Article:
|LETTERS TO EDITOR
|Year : 2019 | Volume
| Issue : 1 | Page : 53-55
Increase in airway pressure after application of fishhook retractors in a neurosurgical patient in the supine position
Shalendra Singh, Deepak Dwivedi, S Kiran, Debashish Paul
Department of Anaesthesia and Critical Care, Armed Forces Medical College, Pune, Maharashtra, India
|Date of Web Publication||6-May-2019|
Dr. Deepak Dwivedi
Department of Anaesthesia and Critical Care, Armed Forces Medical College, Pune - 411 040, Maharashtra
Source of Support: None, Conflict of Interest: None
|How to cite this article:|
Singh S, Dwivedi D, Kiran S, Paul D. Increase in airway pressure after application of fishhook retractors in a neurosurgical patient in the supine position. Indian Anaesth Forum 2019;20:53-5
|How to cite this URL:|
Singh S, Dwivedi D, Kiran S, Paul D. Increase in airway pressure after application of fishhook retractors in a neurosurgical patient in the supine position. Indian Anaesth Forum [serial online] 2019 [cited 2020 Jan 25];20:53-5. Available from: http://www.theiaforum.org/text.asp?2019/20/1/53/257686
Intraoperative increased peak airway pressure due to endotracheal tube (ETT) kinking may be explained by many reasons. We report an unusual occurrence of ETT kinking in a patient undergoing intracranial surgery in the supine position.
A 26-year-old male patient, a known case of the right insular glioma, was posted for craniotomy and excision of tumor in the supine position with head position fixed by Mayfield three-pin system in a neutral position. Medical history and physical examination were unremarkable except for symptoms and signs of focal seizures on the left side of the face and arm for 1 year. Standard intraoperative monitoring and invasive blood pressure monitoring were applied, and the patient was induced with intravenous (IV) fentanyl 1.5 μg/kg and thiopentone 5 mg/kg. Rocuronium 1 mg/kg IV was administered to facilitate intubation with an 8-mm internal diameter cuffed polyvinyl chloride (PVC) ETT. It was fixed on the left side at the angle of the mouth at 22-cm length after confirming its position by five-point auscultation and obtaining a sustained capnograph. Twenty minutes after incision, we noticed the sudden increase in peak airway pressures from baseline of 16 cmH2O to 41 cmH2O. The capnograph tracing showed an increased end-tidal CO2 of 54 mmHg with the shark fin pattern, and the expired tidal volume also decreased from 480 to 260 ml. However, the oxygen saturation was maintained, with a SpO2 of 99%. Auscultation over the chest revealed vesicular breath sounds. On manual ventilation, we noticed the decrease in compliance of the reservoir bag. To check the patency of ETT, a suction catheter was inserted in, which could not be advanced beyond 8 cm. The surgeons were alerted, and the drapes were removed. Exposure of the patient revealed kinking of the ETT at the angle of the mouth [Figure 1]a. The traction of the fishhook retractors applied by the surgeon for better exposure had inadvertently compressed the ETT at the angle of the mouth, below the surgical drape leading to high airway pressures [Figure 1]b. After removal of the fishhook retractors, the airway pressure dropped from 41 cmH2O to 18 cmH2O. End-tidal CO2 decreased to 28 mmHg and was maintained in the same range thereafter. Surgeons reapplied the retractors away from ETT under aseptic precautions after draping again. The remaining intraoperative period was uneventful, and the patient was shifted to intensive care unit after extubation.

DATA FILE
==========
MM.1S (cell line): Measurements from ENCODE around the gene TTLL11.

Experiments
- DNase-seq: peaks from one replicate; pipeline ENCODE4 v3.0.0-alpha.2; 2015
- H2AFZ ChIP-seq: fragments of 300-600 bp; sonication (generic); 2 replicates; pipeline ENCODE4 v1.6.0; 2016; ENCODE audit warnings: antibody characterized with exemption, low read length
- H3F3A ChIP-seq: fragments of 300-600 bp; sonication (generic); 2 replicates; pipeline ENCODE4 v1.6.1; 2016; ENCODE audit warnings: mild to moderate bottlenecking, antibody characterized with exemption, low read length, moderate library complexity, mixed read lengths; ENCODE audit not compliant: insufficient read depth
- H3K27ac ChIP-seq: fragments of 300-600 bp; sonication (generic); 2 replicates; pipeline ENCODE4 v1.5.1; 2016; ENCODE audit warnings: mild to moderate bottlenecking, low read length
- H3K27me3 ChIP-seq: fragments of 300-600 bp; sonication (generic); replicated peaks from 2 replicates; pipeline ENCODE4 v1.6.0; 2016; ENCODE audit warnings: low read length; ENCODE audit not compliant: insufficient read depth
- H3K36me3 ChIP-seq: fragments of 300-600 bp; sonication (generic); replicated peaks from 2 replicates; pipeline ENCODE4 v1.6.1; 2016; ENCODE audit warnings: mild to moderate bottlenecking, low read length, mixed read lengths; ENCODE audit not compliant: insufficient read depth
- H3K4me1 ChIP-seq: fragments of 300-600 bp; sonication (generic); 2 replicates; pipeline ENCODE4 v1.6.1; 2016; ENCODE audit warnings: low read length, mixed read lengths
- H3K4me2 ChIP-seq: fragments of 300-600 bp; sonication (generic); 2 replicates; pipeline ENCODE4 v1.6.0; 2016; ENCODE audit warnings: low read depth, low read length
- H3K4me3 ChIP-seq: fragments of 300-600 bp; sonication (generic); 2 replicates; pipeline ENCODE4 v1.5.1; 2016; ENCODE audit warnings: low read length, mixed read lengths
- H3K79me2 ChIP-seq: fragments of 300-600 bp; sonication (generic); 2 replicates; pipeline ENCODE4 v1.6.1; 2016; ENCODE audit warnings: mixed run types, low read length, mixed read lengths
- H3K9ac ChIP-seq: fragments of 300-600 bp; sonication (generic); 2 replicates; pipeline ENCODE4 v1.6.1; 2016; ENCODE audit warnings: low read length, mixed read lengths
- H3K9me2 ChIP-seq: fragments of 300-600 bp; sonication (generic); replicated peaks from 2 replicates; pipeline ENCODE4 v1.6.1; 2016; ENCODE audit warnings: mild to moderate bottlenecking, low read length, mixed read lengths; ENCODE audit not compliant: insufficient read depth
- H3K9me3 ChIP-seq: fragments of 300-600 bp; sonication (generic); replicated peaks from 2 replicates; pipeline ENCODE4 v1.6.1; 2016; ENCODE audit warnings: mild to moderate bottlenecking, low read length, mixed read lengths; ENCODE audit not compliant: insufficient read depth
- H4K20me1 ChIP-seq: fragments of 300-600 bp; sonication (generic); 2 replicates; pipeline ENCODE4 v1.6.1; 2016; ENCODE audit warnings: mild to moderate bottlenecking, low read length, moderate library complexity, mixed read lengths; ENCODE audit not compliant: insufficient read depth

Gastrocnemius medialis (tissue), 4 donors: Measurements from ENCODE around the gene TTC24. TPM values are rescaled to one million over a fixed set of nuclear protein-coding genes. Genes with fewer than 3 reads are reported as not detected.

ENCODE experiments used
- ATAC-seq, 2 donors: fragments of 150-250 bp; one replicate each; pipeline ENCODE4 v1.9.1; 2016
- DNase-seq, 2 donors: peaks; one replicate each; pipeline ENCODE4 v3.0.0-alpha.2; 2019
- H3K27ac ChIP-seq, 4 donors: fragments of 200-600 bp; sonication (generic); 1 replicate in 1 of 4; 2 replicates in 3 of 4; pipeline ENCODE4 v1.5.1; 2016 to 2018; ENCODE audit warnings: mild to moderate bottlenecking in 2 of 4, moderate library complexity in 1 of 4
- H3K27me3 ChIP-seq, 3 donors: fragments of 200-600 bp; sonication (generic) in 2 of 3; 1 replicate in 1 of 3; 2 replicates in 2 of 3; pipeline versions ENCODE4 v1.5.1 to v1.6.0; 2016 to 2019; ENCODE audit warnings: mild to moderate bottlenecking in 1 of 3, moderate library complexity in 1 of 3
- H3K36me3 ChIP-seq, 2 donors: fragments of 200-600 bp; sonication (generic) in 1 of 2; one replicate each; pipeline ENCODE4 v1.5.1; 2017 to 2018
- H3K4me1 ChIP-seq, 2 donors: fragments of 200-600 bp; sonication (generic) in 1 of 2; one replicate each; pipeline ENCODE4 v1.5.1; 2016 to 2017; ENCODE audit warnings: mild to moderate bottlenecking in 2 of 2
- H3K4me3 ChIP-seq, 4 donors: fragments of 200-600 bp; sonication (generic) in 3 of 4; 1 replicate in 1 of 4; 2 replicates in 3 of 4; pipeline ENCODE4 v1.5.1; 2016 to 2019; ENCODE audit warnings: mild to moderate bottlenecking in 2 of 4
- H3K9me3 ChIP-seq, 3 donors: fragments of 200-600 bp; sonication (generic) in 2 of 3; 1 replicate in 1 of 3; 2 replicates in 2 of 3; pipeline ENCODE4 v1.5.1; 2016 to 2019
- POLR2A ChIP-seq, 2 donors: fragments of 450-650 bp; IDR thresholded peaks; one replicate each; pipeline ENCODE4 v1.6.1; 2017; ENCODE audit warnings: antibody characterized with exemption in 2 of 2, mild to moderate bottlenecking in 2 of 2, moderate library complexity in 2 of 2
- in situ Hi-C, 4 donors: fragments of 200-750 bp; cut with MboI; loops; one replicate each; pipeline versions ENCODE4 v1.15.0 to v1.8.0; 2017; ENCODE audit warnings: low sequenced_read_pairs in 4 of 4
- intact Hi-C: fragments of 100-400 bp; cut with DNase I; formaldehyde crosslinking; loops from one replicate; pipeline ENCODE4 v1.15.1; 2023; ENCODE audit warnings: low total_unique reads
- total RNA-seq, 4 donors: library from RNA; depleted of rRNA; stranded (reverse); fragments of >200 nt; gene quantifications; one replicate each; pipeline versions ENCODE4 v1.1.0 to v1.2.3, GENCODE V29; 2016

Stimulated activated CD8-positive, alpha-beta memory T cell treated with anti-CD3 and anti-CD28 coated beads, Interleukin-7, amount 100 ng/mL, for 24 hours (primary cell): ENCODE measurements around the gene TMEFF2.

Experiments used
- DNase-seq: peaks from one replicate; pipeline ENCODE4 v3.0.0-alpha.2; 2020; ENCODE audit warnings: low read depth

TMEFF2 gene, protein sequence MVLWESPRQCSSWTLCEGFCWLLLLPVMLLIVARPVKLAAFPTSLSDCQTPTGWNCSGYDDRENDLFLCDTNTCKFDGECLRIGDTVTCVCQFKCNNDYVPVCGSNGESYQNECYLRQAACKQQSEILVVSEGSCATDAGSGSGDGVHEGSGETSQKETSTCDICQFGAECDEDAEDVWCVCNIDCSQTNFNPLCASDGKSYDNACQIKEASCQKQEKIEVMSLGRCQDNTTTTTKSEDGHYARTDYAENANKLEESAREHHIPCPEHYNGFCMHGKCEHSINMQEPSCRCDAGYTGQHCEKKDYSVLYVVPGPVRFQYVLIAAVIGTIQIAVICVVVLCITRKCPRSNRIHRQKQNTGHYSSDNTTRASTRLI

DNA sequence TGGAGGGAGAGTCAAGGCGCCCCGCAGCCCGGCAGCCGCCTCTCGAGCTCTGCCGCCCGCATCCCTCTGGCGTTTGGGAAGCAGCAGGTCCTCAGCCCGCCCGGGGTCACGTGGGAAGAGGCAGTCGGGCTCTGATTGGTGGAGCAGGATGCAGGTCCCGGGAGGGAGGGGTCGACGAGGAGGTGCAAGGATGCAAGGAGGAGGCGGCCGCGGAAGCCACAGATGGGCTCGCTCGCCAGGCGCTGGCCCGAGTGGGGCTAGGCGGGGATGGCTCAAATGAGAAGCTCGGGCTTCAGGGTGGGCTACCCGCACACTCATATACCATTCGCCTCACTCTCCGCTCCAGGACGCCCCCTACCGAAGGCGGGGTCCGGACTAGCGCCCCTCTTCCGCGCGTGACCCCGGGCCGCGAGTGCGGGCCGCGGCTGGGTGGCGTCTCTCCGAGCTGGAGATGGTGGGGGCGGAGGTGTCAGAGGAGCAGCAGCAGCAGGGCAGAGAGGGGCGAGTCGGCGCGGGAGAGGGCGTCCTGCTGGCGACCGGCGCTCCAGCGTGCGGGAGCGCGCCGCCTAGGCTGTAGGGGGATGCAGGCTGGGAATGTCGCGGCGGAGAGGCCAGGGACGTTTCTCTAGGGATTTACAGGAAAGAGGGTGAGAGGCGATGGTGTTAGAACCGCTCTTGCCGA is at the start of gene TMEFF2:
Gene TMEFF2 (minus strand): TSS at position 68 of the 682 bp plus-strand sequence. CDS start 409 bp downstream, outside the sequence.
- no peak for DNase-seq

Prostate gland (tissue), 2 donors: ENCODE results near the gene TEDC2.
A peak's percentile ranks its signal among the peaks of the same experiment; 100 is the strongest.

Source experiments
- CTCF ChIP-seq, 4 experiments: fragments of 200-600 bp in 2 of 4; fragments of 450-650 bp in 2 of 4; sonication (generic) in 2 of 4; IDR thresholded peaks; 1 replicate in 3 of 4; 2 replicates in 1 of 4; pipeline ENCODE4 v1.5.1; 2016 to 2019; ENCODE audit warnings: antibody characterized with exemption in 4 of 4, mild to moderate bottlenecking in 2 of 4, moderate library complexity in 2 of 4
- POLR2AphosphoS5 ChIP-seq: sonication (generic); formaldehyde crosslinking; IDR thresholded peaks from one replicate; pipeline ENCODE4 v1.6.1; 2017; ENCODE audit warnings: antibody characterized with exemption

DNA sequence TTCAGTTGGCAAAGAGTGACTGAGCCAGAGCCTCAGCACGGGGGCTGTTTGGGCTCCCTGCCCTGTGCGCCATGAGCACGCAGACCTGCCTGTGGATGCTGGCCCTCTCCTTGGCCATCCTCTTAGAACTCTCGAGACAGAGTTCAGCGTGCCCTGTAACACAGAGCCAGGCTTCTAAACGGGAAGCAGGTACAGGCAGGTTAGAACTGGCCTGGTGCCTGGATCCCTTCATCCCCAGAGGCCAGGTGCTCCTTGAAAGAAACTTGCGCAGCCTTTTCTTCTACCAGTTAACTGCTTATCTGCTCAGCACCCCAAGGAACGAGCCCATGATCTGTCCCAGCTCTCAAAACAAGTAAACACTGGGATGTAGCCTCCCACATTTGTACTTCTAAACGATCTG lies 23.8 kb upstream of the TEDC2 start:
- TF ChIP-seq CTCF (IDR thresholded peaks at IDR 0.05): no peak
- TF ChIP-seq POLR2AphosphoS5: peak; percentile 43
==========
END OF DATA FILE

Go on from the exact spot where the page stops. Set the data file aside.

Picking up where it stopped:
|Figure 1: (a) Endotracheal tube kinking at the angle of mouth. (b) Fishhook retractor compressing endotracheal tube over surgical drape|
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Kinking of ETT intraoperatively can be catastrophic if not noticed in time. It is difficult to diagnose kinking of ETT and secure the airway, with head and neck draped in sterile drapes during the craniotomy. The high peak airway pressures and poor compliance of reservoir bag correlate well with the ETT kinking or obstruction of the larger airways. Softening of the PVC ETT due to exposure to oropharyngeal temperature for prolonged duration may also result in kinking at the angle of the mouth. Kinking can also occur intraorally at the junction of the oral and pharyngeal axis, caused by thermal softening and overbending of the PVC ETT due to the temperature inside the oral cavity. Intraoral kinking presents a greater difficulty in the diagnosis than kinking of the ETT at the angle of the mouth. Reinforced ETT can be useful in the situation where kinking is anticipated. A part of additional large ETT tube can also be fixed over an existing PVC ETT at the angle of mouth which can prevent kinking. In an incident reporting by Dube et al., traction by the fishhook retractors with the head fixed with neck flexed, on a horseshoe, resulted in kinking of the ETT. In our case, however, the head was fixed on a pin in a neutral position. Emphasis should be laid upon the proper application of fishhook retractor at the time of application by the surgeon. The use of reinforced and nonkinking ETT may be considered in patients where fishhook retractor is to be used, even with surgeries in a supine position.
Declaration of patient consent
The authors certify that they have obtained all appropriate patient consent forms. In the form the patient(s) has/have given his/her/their consent for his/her/their images and other clinical information to be reported in the journal. The patients understand that their names and initials will not be published and due efforts will be made to conceal their identity, but anonymity cannot be guaranteed.
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Conflicts of interest
There are no conflicts of interest.
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